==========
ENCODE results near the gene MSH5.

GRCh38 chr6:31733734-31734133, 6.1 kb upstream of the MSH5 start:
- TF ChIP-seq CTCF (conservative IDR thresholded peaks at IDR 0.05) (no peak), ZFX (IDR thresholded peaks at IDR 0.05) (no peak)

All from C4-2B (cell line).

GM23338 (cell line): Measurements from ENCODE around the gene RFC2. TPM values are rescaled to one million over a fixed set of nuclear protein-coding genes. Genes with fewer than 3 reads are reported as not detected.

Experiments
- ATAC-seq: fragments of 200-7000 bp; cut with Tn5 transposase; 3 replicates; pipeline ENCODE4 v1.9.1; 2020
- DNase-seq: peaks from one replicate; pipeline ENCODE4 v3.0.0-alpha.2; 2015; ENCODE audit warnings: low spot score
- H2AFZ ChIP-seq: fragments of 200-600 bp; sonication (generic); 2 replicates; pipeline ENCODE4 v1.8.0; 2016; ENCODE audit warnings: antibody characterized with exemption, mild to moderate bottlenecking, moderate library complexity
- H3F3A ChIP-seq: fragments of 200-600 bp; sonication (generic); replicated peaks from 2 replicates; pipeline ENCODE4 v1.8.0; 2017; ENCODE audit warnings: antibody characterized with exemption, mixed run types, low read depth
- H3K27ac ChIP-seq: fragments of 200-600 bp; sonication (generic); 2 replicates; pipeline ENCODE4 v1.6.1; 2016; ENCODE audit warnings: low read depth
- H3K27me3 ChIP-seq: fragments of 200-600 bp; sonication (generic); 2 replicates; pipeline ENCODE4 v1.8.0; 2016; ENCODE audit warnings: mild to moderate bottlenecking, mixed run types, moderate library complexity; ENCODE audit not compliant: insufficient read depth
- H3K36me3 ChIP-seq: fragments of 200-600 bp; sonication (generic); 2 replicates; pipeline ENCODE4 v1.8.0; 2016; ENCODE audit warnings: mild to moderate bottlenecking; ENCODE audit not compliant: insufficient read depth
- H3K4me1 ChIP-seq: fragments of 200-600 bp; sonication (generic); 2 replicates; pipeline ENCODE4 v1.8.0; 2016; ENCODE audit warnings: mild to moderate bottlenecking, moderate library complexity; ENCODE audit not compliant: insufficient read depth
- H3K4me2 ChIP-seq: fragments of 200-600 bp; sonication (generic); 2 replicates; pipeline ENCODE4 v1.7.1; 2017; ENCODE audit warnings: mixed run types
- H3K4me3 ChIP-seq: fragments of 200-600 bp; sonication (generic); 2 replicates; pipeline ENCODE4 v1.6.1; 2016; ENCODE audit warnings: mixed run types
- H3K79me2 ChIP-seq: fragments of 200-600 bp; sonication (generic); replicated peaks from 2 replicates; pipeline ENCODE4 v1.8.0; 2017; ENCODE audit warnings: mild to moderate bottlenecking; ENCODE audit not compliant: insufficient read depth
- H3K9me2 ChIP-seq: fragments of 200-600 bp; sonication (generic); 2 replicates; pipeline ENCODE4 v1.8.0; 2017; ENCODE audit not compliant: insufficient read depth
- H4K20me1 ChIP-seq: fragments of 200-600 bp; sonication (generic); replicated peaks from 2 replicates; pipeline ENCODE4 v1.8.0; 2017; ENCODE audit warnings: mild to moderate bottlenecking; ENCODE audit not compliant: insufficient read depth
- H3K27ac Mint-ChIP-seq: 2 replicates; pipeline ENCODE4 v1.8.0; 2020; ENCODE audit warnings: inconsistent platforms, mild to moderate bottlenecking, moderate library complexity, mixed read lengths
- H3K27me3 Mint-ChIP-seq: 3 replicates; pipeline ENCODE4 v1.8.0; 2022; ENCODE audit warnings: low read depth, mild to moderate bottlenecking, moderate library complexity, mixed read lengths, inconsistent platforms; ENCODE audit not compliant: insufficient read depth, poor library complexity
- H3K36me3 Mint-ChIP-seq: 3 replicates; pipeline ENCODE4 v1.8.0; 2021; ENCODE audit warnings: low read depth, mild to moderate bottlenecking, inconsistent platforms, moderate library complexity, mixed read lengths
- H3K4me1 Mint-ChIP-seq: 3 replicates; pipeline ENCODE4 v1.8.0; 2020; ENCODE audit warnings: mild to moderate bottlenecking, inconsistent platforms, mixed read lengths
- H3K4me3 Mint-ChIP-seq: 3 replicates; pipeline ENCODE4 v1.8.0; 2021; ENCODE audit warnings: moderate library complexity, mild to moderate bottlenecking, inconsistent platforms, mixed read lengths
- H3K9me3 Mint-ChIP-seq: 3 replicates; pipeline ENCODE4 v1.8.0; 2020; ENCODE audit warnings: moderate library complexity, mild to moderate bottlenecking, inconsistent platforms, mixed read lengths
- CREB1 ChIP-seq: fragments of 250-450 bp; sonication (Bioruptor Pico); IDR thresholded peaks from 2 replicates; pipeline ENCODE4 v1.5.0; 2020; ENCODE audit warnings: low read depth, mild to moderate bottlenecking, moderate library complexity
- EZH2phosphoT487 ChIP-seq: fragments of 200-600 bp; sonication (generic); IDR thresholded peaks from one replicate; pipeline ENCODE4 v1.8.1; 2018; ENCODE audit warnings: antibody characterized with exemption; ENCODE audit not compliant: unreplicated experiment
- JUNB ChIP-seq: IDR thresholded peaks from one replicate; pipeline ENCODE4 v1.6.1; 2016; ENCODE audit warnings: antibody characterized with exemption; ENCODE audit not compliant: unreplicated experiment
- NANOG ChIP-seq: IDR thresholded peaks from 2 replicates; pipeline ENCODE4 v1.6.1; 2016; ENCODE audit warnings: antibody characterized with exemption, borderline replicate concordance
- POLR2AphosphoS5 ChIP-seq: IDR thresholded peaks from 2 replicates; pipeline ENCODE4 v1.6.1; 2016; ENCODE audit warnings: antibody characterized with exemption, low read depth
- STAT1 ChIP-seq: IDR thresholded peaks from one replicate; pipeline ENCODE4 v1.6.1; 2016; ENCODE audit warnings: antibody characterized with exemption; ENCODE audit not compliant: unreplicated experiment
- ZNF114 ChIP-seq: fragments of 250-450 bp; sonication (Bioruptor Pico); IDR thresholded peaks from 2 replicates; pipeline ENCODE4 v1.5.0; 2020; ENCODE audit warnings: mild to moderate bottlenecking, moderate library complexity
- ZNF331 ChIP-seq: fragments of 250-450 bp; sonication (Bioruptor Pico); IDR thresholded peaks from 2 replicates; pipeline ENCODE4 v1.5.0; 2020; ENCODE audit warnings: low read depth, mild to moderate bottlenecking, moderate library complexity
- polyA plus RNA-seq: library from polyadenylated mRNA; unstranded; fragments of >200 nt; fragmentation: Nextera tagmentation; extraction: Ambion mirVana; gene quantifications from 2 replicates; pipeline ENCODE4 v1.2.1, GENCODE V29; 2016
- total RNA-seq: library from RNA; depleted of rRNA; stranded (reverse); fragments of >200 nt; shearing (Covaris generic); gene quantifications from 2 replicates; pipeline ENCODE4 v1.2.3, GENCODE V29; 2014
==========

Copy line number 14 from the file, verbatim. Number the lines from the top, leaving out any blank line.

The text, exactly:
- H3K4me1 ChIP-seq: fragments of 200-600 bp; sonication (generic); 2 replicates; pipeline ENCODE4 v1.8.0; 2016; ENCODE audit warnings: mild to moderate bottlenecking, moderate library complexity; ENCODE audit not compliant: insufficient read depth